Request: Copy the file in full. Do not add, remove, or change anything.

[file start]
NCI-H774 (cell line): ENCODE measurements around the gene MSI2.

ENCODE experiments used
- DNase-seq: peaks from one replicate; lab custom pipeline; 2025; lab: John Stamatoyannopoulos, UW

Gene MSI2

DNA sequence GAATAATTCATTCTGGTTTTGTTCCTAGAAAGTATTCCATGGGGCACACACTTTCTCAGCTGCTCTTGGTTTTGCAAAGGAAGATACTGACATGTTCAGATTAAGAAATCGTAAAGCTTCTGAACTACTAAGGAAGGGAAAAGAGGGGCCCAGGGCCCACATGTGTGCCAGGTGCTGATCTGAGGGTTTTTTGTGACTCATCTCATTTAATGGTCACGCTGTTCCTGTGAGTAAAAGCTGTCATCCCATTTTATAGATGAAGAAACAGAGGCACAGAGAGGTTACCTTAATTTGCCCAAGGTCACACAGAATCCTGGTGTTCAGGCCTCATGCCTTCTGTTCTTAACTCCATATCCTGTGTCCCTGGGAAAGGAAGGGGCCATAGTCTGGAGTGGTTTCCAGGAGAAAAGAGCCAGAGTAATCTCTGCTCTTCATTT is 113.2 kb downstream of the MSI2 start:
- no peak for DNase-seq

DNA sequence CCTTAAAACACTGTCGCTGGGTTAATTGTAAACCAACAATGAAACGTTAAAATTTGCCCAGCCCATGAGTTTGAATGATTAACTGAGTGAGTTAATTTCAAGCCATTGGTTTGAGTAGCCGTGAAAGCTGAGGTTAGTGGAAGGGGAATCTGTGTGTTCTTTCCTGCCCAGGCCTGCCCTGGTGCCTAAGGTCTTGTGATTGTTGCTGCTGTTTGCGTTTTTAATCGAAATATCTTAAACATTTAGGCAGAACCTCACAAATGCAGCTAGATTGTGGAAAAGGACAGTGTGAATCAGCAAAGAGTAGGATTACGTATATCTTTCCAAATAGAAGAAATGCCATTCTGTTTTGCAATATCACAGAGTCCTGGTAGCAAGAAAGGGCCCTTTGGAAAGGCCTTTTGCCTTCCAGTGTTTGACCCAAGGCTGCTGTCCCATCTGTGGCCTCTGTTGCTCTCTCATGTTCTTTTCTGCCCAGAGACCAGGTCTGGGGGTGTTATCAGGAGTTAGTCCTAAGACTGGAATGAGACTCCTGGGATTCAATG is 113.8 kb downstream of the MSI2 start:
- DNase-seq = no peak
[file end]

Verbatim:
NCI-H774 (cell line): ENCODE measurements around the gene MSI2.

ENCODE experiments used
- DNase-seq: peaks from one replicate; lab custom pipeline; 2025; lab: John Stamatoyannopoulos, UW

Gene MSI2

DNA sequence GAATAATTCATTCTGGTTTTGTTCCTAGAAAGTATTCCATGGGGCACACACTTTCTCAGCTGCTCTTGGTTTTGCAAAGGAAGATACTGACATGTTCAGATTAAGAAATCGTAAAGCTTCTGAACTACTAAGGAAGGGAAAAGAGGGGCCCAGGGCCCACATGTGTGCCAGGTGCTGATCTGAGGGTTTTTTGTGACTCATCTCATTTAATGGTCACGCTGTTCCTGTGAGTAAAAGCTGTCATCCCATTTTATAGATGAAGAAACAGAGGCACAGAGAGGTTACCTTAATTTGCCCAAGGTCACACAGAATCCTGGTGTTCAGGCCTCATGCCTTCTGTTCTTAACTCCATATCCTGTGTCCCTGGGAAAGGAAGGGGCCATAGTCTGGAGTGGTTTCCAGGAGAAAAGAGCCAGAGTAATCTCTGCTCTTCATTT is 113.2 kb downstream of the MSI2 start:
- no peak for DNase-seq

DNA sequence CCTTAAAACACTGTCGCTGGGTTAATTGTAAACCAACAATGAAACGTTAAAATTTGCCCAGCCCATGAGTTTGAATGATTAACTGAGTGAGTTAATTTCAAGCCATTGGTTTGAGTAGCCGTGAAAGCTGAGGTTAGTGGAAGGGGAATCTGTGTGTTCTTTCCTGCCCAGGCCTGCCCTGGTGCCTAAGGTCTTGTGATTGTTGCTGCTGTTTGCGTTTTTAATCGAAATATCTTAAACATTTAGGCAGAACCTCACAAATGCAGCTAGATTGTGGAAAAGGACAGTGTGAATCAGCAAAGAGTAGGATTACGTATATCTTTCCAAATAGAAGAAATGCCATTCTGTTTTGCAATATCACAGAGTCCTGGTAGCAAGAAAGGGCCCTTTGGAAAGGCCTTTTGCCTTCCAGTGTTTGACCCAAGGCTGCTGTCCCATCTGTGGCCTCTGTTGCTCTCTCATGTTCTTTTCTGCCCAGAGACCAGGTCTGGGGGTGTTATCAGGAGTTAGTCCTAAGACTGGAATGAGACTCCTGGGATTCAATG is 113.8 kb downstream of the MSI2 start:
- DNase-seq = no peak